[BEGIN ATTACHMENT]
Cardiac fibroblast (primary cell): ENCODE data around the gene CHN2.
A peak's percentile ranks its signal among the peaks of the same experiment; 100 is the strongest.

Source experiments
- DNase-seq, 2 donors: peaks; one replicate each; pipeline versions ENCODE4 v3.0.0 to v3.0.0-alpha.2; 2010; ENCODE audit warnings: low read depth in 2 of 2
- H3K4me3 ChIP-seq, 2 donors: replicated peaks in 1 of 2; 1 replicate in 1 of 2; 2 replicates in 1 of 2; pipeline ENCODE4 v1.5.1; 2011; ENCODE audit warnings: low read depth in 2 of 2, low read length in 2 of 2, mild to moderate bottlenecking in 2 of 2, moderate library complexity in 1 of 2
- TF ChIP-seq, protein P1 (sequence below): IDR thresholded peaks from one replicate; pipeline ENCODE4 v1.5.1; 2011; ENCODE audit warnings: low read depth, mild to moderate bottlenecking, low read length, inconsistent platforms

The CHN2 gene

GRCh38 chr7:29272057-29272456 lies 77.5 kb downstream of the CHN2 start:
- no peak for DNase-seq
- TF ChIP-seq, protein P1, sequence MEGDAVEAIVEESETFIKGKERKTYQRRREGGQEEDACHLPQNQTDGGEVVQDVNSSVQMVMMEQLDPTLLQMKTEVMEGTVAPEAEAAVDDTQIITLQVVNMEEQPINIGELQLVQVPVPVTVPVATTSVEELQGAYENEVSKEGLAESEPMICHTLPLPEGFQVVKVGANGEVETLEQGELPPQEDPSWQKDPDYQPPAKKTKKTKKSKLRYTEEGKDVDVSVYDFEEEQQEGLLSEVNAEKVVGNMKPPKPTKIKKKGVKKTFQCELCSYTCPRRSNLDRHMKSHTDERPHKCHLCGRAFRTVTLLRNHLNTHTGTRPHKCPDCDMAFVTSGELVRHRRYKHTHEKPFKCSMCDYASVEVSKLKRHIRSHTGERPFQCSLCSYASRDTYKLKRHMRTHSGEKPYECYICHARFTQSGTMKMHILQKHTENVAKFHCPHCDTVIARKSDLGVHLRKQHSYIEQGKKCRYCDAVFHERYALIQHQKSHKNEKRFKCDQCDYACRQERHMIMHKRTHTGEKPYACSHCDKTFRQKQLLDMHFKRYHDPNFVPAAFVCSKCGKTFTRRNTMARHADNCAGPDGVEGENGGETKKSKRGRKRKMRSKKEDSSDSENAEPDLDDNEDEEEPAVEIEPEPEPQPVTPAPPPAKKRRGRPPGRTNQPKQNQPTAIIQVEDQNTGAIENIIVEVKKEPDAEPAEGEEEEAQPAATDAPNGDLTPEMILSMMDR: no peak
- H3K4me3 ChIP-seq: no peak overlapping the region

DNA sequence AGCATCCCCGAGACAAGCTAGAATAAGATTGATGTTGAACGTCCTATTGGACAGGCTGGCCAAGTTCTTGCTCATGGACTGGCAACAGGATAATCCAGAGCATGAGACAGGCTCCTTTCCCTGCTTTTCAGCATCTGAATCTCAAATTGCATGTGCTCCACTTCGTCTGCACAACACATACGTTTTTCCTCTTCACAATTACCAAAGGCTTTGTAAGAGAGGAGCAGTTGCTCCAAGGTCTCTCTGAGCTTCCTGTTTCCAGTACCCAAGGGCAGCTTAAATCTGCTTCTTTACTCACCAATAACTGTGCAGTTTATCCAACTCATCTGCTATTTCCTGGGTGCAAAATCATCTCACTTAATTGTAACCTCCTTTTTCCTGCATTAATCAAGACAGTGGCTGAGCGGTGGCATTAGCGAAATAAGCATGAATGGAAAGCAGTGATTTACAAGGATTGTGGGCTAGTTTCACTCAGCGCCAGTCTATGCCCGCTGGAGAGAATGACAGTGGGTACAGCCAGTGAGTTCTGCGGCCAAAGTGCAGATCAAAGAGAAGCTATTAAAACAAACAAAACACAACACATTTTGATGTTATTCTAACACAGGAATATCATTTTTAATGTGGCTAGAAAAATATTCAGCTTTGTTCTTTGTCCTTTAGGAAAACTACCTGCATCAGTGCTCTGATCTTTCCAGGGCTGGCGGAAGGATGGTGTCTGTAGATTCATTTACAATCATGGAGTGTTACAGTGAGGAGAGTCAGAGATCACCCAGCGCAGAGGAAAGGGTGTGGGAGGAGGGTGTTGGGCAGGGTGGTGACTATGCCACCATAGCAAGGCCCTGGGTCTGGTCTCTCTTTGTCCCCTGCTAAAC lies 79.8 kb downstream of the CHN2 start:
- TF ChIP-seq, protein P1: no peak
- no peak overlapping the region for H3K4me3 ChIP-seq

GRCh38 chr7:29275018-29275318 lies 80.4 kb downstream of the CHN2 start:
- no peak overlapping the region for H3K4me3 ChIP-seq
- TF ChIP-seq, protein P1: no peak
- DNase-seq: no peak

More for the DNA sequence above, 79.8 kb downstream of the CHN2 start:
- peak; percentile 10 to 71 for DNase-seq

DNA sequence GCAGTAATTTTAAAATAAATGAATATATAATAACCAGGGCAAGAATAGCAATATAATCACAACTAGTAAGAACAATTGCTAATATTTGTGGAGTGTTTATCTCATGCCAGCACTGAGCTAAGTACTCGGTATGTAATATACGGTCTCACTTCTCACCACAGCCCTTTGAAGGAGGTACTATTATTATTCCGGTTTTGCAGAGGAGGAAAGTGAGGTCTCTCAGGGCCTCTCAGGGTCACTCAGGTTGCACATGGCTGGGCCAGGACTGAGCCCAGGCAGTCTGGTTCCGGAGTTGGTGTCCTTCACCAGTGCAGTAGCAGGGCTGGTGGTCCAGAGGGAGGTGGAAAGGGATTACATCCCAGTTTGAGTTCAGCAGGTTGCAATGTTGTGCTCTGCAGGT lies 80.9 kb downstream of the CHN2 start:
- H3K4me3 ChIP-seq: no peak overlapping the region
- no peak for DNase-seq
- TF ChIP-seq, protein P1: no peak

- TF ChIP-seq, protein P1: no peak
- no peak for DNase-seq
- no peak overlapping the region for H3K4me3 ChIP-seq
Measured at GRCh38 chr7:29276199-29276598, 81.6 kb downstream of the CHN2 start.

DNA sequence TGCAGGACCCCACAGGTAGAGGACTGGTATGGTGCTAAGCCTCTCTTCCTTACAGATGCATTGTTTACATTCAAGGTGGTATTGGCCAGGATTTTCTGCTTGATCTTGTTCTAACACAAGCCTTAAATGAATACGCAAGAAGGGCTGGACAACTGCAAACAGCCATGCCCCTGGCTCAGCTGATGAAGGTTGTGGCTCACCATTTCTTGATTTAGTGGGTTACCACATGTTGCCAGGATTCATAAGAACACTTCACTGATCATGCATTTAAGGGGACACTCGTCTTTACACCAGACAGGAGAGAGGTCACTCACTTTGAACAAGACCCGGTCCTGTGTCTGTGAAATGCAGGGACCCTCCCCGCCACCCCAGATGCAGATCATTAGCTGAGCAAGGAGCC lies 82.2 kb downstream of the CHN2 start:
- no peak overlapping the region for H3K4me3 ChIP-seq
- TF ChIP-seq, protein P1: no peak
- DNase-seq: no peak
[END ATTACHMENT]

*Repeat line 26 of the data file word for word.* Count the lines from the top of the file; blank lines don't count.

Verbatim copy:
- no peak for DNase-seq